But it’s not as if the subjects are completely removed from the world. One goes on and on about the 1969 moon landing, and offers his own theories about space travel and the science behind it. Another shows off his facility with the French language even though he doesn’t seem to remember how he obtained it. In fact, the only constant in the interviews is that the men invariably drink (“alcohol is excellent”) and the women are invariably miserable (“I only know sadness”). Both seem to believe they were put on earth to work, and resent it. In their honesty the viewer can discern not only how people of a previous century thought and dreamed, but how it affected their speech and behavior. It’s a window not just into the old, weird Slovakia, but an entirely different planet.

In Slovakian. Now playing in Tokyo at Theater Image Forum Aoyama (03-5766-0114).

Pictures of the Old World home page in Japanese

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Review: Mad God

Sometimes the back story of a movie is more interesting than the movie itself. Phil Tippett is a legendary special effects maven who has worked on some of Hollywood’s most prestigious and popular sci-fi and fantasy films, including Robocop and Starship Troopers. However, while he was coming up with the images and technology to make those films what they were he was working on his own film, reportedly for 30 years. The long gestation period was not due to artistic uncertainty or lack of funds, but rather to the painstaking nature of the work itself. Mad God uses stop-action animation, which is time-consuming; but Tippett also designed the sets, which are consistently elaborate and detailed, not to mention the myriad beings that populate the movie, each one a study in bizarre anatomy and sartorial craziness. The fact that many of these elements only appear on the screen for a second or two was apparently not something that particularly bothered Tippett. He had a vision and he was going to achieve it at any cost. 

The narrative lines are as complicated and intricate as the mise-en-scene, which means that Mad God is often impossible to follow, and best appreciated as a cornucopia of dystopian images. The protagonist is referred to in the credits as the Last Man (voiced by Alex Cox, though much of the dialogue is incoherent), a character dressed in steam-punk couture who descends into a wet, rust-encrusted netherworld filled with industrial detritus and dismembered dolls. Consulting a map at every turn, the Last Man appears to be on some kind of deadly mission, and the movie’s plot takes on the trappings of an odyssey, with each new location providing a distinct episode of danger and lunacy. The dystopian ideas are expressed in scenes showing slave-like minions made of straw performing various kinds of labor, some industrial, some military in nature, while being tormented and often killed by bizarre creatures that seem to be carrying out the wishes of a cadre of overlords depicted in background stock footage shown on monitors (this footage contains the only images of actual human beings). Among the ruins there are also doctors experimenting on humanoid forms in the goriest manner and scientists testing terrifying weapons. Female sexual subjugation is rampant and obvious. 

Mad God is so dense with outrageous visual information that the horrors eventually outpace themselves and simply become curious pictures. Whatever Tippett is trying to say remains obscured by his wealth of inventiveness—there are enough unique ideas here to undergird a dozen animated features, but he seems determined to throw them all together. Though not as emotionally affecting as the work of Czech master Jan Svankmajer, Mad God may be the last word in animated horror, even if its overall effect is one of wonder rather than disgust.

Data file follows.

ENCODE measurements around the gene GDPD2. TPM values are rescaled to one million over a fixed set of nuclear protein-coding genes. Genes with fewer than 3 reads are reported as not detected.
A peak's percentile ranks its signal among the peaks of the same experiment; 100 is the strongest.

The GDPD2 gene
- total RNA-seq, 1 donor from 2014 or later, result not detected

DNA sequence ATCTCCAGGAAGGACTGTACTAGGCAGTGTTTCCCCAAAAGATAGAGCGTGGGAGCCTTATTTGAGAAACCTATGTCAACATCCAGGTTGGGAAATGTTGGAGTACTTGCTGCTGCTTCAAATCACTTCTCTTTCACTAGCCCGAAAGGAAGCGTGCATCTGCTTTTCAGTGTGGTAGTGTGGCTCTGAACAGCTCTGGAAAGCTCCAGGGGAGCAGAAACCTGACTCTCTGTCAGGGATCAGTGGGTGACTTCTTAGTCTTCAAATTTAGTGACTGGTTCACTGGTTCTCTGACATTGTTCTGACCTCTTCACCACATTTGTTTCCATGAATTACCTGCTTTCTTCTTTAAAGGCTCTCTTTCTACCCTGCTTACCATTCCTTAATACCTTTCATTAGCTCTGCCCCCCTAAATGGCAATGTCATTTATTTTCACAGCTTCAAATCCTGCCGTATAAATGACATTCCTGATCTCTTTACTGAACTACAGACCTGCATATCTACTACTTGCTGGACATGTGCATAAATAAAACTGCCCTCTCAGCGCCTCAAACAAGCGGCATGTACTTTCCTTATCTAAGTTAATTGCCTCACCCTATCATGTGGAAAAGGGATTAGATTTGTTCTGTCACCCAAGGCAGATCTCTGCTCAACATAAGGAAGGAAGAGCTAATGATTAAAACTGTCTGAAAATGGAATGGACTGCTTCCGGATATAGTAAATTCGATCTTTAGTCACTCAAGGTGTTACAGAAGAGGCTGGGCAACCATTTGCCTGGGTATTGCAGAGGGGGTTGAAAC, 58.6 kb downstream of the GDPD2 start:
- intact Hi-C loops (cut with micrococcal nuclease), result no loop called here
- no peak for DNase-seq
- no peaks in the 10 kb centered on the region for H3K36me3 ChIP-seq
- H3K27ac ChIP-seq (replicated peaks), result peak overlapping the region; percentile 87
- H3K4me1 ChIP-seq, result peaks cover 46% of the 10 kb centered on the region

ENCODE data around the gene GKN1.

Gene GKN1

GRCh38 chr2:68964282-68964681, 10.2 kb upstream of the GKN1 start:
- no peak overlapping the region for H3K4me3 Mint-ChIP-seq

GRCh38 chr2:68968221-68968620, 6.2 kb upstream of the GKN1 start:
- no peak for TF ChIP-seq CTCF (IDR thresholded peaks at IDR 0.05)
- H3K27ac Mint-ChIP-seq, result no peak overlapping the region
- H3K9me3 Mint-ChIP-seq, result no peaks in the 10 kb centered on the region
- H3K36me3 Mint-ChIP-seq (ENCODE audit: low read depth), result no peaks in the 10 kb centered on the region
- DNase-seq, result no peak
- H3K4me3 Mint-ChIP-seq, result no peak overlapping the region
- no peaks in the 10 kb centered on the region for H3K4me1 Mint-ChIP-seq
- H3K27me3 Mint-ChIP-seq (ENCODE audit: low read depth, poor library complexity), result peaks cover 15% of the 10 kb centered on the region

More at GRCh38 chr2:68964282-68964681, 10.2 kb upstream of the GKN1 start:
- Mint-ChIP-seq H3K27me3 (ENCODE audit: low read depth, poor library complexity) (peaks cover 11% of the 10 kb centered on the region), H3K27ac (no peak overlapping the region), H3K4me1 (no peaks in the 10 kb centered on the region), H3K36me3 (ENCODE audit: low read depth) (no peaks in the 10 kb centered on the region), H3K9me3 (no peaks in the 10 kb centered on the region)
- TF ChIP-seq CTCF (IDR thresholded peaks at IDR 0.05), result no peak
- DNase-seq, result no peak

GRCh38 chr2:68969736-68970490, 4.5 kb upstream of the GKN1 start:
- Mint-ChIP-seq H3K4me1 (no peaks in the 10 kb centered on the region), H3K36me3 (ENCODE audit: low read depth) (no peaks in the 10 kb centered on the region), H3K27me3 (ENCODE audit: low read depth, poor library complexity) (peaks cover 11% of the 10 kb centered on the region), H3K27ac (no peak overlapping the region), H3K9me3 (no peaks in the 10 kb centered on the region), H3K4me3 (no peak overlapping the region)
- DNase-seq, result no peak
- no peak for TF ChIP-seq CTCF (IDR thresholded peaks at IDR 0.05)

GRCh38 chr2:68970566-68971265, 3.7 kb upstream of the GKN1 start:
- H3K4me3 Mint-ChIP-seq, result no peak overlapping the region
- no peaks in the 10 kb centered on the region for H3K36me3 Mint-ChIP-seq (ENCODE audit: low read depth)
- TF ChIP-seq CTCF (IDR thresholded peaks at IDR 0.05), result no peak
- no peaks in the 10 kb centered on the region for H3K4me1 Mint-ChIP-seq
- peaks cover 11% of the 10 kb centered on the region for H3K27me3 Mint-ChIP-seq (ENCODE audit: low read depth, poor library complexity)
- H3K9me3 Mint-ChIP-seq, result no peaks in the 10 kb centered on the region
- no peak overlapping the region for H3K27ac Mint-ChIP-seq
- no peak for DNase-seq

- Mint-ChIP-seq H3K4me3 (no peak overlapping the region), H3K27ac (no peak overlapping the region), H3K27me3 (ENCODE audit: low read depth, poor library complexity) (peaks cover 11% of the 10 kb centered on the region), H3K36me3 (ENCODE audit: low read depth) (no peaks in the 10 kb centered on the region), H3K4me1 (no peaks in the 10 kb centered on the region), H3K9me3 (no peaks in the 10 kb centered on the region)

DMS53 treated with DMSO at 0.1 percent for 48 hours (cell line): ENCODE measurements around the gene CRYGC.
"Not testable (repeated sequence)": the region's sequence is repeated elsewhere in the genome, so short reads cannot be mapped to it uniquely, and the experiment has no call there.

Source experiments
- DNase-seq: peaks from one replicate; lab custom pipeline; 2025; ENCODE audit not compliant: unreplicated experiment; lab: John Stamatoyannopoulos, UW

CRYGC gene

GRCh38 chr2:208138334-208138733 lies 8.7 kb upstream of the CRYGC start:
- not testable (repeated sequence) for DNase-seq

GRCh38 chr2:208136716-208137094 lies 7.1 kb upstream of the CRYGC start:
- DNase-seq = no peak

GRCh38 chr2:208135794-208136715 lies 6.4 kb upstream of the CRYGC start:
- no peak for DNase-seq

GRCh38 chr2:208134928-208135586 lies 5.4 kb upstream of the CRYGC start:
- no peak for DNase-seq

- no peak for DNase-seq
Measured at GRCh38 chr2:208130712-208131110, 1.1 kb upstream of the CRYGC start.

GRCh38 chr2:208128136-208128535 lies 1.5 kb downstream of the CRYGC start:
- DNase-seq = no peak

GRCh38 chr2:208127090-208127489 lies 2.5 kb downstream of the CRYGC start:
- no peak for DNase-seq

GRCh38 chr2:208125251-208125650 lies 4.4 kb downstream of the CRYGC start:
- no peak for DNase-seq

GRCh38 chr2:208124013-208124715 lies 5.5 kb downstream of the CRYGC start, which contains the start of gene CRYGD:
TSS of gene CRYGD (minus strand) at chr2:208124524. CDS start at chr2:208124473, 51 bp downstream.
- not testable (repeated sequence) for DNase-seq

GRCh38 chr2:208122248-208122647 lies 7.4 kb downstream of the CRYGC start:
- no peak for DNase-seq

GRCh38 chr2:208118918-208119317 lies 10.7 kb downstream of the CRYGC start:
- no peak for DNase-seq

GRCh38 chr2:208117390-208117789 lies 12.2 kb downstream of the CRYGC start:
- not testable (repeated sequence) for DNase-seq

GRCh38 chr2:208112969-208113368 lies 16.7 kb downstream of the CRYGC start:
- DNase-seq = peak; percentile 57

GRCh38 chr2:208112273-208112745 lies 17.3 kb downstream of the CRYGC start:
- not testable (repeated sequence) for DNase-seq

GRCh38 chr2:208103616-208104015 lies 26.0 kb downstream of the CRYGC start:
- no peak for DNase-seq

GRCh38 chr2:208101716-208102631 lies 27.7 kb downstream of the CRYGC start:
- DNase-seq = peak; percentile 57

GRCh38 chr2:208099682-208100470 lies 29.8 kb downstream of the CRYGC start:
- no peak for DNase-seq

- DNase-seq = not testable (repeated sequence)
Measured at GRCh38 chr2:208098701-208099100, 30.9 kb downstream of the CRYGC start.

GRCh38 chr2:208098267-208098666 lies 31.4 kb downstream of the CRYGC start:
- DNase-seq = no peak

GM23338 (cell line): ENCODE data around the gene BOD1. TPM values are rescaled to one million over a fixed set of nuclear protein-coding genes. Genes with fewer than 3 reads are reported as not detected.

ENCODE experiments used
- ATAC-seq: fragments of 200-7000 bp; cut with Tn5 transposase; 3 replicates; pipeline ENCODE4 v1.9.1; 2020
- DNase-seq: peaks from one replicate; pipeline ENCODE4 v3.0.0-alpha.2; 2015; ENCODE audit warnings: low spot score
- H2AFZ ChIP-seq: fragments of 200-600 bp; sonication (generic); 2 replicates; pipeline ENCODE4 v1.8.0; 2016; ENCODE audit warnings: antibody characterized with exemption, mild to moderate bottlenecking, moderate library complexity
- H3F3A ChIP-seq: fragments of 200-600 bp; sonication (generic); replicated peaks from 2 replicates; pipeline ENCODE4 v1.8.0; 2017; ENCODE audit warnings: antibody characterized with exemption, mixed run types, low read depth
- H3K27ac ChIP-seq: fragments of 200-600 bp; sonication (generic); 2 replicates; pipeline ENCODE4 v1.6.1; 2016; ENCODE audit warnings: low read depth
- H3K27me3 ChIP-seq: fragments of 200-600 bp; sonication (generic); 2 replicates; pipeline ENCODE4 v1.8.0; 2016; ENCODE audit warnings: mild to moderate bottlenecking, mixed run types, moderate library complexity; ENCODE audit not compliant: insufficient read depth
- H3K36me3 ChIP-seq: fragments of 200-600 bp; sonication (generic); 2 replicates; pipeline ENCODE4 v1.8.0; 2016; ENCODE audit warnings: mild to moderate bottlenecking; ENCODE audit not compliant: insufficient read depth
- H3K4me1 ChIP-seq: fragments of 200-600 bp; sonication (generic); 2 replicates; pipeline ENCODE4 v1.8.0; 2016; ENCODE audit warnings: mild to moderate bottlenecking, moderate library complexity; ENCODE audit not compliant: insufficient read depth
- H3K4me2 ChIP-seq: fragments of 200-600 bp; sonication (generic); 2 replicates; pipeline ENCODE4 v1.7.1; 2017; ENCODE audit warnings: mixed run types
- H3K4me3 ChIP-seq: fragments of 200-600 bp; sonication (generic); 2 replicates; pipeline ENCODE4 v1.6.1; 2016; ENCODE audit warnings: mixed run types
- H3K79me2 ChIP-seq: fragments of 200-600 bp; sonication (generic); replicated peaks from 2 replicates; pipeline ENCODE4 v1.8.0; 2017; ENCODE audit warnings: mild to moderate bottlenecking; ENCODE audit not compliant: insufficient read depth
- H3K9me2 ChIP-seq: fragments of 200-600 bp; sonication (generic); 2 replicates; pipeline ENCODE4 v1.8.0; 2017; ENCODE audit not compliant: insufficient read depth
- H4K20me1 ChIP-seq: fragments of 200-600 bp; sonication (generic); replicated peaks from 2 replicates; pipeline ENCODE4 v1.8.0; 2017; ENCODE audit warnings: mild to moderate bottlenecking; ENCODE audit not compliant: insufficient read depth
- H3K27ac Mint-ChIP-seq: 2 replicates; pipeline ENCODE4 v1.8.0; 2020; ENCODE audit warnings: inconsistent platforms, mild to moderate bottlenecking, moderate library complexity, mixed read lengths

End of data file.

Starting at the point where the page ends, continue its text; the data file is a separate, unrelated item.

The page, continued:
Now playing in Tokyo at Shinjuku Musashinokan (03-3354-5670), Human Trust Cinema Shibuya (03-5468-5551).

Mad God home page in Japanese

photo (c) 2021 Tippett Studio

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Review: Black Adam

What’s most compelling, if not downright shocking, about Jaume Collet-Serra’s attempt to inject some much needed thematic mojo into the so-called DC Extended Universe is that while the origin story of a character that was mostly relegated to either villain or minor hero status is given A-level treatment, it doesn’t necessarily elevate the character himself to full-fledged superhero status. For one thing, Collet-Serra’s reputation has been built mainly on thrillers and horror films, and the requisite battle scenes in Black Adam that show the protagonist laying waste to hordes of attackers are quite graphic when compared to your average superhero blockbuster, including those involving the MCU. But even more striking is the overt politics behind the violence. The scenes that take place in our own time are set in a fictional northern African country that scans Muslim/Arab, and the main conflict is between Black Adam (Dwayne Johnson), a kind of demigod whose body was entombed for 5,000 tears by an evil king, and the Justice Society of America, which very clearly represents the Western forces that occupy the region both militarily and economically. Black Adam is, to use a crude term from the past, a third world liberator.

So the carnage that ensues in the usual predictable manner is unleashed upon the products of the military-industrial complex, which doesn’t enjoy the usual proper payback in the end; and that’s quite a change for a Hollywood movie of this scale and ambition. In that regard, Johnson, the biggest American movie star of the moment in terms of box office cred, is a revelation, because he seriously has it in for these (mostly white) mercenaries, even as his understanding of what’s actually going on is depicted as being naive. Johnson’s skills as a showman (from playing the heel in hundreds of pro wrestling bouts) serve him well in a role who villainous attributes are brought to bear on the kind of oppressors his type of character usually represents in these films.